We should distinguish between the qualities which differentiate men from women, and the need for both men and women to shape those qualities into virtues. Perhaps men are born strong-willed, but that shouldn’t be celebrated for its own sake; some men form it into courage, others into foolhardiness. A woman’s natural caution can develop into either prudence or timidity.
I think on balance men tend to be born less soft-hearted than women. It could be that the path to godliness will require men to actively cultivate certain kinds of soft-heartedness, while women will need to toughen up in certain ways.
I have both the skills and the natural inclination to destroy my rhetorical opponents, and at one time I used them freely. But at some point I understood that vanquishing someone who disagreed with me is hardly the same as persuading them, and in fact works against it. What does it profit you to win your point while losing your brother?
It took awhile before I learned to prefer edifying my brother to exhibiting my superior knowledge. It took even longer before I was able to act on that. I had to learn to shut up, listen, think more highly of my brother than myself, figure out the one thing I could say that might move his thinking forward, say it as kindly and irenically as possible, and leave him to think it over. A lot of natural inclinations needed to be choked back before I could do that!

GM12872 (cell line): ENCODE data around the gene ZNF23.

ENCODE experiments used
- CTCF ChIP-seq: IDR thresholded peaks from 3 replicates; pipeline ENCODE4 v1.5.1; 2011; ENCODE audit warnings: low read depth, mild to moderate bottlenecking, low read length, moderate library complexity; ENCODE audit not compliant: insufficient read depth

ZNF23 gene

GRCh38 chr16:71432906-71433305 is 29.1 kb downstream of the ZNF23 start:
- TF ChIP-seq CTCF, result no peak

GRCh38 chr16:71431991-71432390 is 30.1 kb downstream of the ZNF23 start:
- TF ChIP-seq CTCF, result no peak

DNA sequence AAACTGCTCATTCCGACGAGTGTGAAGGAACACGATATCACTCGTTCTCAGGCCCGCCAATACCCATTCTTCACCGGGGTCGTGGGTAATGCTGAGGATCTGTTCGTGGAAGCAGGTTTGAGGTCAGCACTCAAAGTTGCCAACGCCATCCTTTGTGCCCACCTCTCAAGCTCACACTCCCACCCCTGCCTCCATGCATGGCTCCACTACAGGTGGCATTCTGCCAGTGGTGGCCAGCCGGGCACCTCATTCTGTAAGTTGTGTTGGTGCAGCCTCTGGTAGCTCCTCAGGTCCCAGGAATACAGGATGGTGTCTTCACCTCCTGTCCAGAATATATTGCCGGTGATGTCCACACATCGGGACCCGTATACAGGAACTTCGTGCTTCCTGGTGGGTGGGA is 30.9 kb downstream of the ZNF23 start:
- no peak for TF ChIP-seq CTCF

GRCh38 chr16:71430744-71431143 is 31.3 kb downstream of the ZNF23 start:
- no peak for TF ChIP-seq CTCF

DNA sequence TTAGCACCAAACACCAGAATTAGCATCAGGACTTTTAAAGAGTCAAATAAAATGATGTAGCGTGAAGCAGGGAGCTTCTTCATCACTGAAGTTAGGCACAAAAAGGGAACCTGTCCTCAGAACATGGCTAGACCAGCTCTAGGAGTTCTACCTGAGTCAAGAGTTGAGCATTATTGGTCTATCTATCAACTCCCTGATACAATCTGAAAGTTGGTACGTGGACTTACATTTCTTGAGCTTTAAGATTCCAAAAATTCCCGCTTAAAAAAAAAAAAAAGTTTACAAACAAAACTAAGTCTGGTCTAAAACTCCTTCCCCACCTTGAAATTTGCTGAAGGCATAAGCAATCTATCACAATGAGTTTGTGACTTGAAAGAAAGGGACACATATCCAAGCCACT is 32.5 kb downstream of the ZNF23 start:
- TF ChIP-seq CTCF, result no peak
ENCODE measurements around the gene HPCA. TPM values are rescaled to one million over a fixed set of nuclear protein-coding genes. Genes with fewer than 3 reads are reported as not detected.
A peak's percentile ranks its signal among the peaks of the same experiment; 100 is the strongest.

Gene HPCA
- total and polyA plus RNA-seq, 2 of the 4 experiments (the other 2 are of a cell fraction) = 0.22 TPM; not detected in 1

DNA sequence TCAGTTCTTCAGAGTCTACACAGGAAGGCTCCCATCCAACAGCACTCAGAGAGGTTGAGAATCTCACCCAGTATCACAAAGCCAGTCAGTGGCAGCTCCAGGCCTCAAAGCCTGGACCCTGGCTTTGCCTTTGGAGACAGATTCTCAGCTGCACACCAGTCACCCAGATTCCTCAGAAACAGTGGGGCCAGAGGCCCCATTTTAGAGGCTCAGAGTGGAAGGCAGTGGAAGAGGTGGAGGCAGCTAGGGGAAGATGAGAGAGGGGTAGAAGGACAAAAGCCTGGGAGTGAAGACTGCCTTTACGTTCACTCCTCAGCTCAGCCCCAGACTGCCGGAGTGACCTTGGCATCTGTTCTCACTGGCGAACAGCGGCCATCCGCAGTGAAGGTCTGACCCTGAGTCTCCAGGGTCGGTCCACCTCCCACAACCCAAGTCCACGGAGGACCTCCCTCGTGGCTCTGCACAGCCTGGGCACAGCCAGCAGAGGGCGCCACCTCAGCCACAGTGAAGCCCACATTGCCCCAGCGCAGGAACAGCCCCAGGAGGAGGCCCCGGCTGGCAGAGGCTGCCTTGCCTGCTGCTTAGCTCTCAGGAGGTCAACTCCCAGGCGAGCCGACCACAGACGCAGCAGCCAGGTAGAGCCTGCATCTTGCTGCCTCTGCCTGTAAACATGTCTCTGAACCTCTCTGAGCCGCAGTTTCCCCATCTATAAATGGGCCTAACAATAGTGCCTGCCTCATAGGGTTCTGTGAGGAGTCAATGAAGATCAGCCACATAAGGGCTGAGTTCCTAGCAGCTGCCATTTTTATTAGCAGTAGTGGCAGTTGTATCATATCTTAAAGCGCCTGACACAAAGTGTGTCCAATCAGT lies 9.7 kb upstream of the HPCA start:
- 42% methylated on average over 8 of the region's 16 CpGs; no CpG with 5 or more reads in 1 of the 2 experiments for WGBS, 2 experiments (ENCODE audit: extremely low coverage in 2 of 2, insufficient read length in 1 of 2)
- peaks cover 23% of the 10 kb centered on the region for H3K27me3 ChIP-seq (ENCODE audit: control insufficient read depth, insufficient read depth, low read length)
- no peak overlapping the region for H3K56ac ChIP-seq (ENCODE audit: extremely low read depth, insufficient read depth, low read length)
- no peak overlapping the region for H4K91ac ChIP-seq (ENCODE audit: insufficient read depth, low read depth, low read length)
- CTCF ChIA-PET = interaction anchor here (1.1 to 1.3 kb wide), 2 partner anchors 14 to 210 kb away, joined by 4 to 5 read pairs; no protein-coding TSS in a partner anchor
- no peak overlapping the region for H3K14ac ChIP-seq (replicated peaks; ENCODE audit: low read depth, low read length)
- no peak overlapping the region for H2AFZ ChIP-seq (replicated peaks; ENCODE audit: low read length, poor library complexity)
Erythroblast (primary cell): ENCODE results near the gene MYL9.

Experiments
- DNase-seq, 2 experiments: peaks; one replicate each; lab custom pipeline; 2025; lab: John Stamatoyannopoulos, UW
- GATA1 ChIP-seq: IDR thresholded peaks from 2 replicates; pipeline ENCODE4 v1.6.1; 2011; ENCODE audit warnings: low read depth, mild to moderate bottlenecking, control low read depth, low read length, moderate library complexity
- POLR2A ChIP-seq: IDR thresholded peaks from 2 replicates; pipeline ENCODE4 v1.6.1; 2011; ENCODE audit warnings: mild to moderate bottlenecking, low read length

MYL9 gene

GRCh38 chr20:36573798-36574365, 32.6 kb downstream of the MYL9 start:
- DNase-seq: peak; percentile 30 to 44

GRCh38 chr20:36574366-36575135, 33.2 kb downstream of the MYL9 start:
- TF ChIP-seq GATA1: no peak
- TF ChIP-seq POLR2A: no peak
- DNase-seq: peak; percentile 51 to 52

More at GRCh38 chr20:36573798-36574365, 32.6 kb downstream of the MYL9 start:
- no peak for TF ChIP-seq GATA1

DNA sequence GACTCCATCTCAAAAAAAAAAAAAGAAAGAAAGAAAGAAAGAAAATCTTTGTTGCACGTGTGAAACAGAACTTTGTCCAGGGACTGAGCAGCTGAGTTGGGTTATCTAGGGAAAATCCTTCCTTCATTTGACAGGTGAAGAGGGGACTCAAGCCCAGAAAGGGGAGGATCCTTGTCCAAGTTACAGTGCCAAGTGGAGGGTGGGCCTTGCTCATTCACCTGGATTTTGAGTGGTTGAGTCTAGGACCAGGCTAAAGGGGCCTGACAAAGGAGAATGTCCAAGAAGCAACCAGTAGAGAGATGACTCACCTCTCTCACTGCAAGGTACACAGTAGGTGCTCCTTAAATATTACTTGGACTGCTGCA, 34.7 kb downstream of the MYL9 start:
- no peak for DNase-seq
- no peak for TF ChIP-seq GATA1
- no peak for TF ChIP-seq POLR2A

This made my manner in discussions much softer, but still not nearly as soft as it could be. In fact, I read what women have to say online but I rarely chime in, because even though I’ve smoothed many of the rough edges off my writing, what’s left is still what a man has to say, written in a non-womanly manner, and it often breaks the flow of discussion among women because it is jarring. I’ve joked with Cindy Rollins that whenever I comment on her blog I feel like a "thread killer", because mine is often the last comment in the thread. But I think the real reason is that my comments by their nature just break the mood.
It probably wouldn’t hurt me to learn to write even more gently. I’ve seen writers get away with roughness—many readers will tolerate it for the sake of the message, some will take a naughty delight in it—but I’ve never seen it make writing more effective. More often it is there to cover up weaknesses in what the writer is saying. When difficult truths need to be spoken, they don’t need rhetorical assistance to penetrate more deeply. They will reach as far into the heart as they need to, provided the writer stays out of their way.